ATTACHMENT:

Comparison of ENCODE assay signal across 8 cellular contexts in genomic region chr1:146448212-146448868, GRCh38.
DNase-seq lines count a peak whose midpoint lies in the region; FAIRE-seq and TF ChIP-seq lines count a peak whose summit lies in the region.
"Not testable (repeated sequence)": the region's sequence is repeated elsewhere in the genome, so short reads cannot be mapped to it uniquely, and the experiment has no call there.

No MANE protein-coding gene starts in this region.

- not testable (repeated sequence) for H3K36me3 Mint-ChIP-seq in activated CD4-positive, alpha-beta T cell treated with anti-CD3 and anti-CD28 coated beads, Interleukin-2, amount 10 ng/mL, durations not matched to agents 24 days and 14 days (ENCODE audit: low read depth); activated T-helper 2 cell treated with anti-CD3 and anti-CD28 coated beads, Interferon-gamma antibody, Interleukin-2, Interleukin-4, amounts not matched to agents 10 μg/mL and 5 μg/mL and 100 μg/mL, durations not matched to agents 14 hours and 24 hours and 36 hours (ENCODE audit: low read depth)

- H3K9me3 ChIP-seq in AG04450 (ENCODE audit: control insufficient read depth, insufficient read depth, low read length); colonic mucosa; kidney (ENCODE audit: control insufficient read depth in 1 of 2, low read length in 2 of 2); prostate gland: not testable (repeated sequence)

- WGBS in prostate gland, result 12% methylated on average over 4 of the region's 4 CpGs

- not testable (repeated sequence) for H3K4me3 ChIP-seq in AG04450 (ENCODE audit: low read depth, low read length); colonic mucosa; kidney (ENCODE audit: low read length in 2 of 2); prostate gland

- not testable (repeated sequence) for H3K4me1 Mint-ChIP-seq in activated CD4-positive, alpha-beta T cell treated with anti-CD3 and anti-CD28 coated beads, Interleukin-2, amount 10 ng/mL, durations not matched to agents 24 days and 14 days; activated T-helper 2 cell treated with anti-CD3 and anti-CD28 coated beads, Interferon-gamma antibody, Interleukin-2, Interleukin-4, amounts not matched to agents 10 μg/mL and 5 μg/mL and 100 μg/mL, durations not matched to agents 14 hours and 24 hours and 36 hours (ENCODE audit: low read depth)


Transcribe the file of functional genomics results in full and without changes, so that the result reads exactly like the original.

Comparison of ENCODE assay signal across 8 cellular contexts in genomic region chr1:146448212-146448868, GRCh38.
DNase-seq lines count a peak whose midpoint lies in the region; FAIRE-seq and TF ChIP-seq lines count a peak whose summit lies in the region.
"Not testable (repeated sequence)": the region's sequence is repeated elsewhere in the genome, so short reads cannot be mapped to it uniquely, and the experiment has no call there.

No MANE protein-coding gene starts in this region.

- not testable (repeated sequence) for H3K36me3 Mint-ChIP-seq in activated CD4-positive, alpha-beta T cell treated with anti-CD3 and anti-CD28 coated beads, Interleukin-2, amount 10 ng/mL, durations not matched to agents 24 days and 14 days (ENCODE audit: low read depth); activated T-helper 2 cell treated with anti-CD3 and anti-CD28 coated beads, Interferon-gamma antibody, Interleukin-2, Interleukin-4, amounts not matched to agents 10 μg/mL and 5 μg/mL and 100 μg/mL, durations not matched to agents 14 hours and 24 hours and 36 hours (ENCODE audit: low read depth)

- H3K9me3 ChIP-seq in AG04450 (ENCODE audit: control insufficient read depth, insufficient read depth, low read length); colonic mucosa; kidney (ENCODE audit: control insufficient read depth in 1 of 2, low read length in 2 of 2); prostate gland: not testable (repeated sequence)

- WGBS in prostate gland, result 12% methylated on average over 4 of the region's 4 CpGs

- not testable (repeated sequence) for H3K4me3 ChIP-seq in AG04450 (ENCODE audit: low read depth, low read length); colonic mucosa; kidney (ENCODE audit: low read length in 2 of 2); prostate gland

- not testable (repeated sequence) for H3K4me1 Mint-ChIP-seq in activated CD4-positive, alpha-beta T cell treated with anti-CD3 and anti-CD28 coated beads, Interleukin-2, amount 10 ng/mL, durations not matched to agents 24 days and 14 days; activated T-helper 2 cell treated with anti-CD3 and anti-CD28 coated beads, Interferon-gamma antibody, Interleukin-2, Interleukin-4, amounts not matched to agents 10 μg/mL and 5 μg/mL and 100 μg/mL, durations not matched to agents 14 hours and 24 hours and 36 hours (ENCODE audit: low read depth)